Hear the word Stardust and it's likely you'll think of that 2007 fantasy film. You know the one – it stars Claire Danes as a fallen star and Michelle Pfeiffer as a witch in search of her youthful glow... And also features Robert De Niro? The voice of Ian McKellen? Sienna Miller?
Anyway, even if you don't think of it (a brilliant film though), it's unlikely what you'll think of instead is, err, yourself. And everyone else. And the whole planet.
But this might have to change. Because scientists now claim they have discovered we are, all of us, part-alien.
Following a study which used 3D computer simulations to chart the formation of galaxies after the Big Bang to now, US astrophysicists have concluded that more than 50% of what makes up our galaxy, the Milky Way, might have originated from others.
Yes, yes, those ones 'far, far away'.
The idea is that when stars explode, the force is such, it can propel atoms lightyears away, across the universe and into other galaxies.
Sort of blows your mind, doesn't it?
Daniel Angles-Alcazar, leader of the study at Northwestern University’s astrophysics center, told CNN: 'We ran highly sophisticated simulations, looking at the formation of galaxies from shortly after the Big Bang and traced their development to today.'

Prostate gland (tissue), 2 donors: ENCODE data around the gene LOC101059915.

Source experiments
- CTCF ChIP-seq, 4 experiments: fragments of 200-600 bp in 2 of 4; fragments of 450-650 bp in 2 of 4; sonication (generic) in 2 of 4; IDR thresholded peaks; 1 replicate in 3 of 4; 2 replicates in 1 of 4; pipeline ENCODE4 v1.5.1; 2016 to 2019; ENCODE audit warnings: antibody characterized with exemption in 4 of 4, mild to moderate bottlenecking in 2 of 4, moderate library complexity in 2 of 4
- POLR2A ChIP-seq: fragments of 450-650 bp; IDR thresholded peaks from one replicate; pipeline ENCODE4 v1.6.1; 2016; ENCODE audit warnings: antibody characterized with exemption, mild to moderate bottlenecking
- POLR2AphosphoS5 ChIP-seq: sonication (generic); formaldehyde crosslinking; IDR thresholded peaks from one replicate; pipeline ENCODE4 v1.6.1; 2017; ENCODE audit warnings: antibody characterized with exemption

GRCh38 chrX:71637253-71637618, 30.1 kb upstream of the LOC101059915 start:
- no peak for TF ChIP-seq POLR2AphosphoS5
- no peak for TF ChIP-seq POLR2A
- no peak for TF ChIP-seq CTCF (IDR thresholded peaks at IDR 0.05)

He added, 'We found that when we completed these simulations that we could say ... that the atoms which formed the solar system and so which form us, may have existed in other galaxies.'
So basically, we all come from outer space. Cool, no?
The study's findings were published in the Monthly Notices of the Royal Astronomical Society Journal and of them, Assistant Professor Claude-André Faucher-Giguère (of the Weinberg College of Arts and Science in Illinois) told The Telegraph 'The study transforms our understanding of how galaxies formed from the Big Bang.
'...Our origins are much less local than we previously thought. This study gives us a sense of how things around us are connected to distant objects in the sky.'
Adds a totally different dimension to stargazing, doesn't it?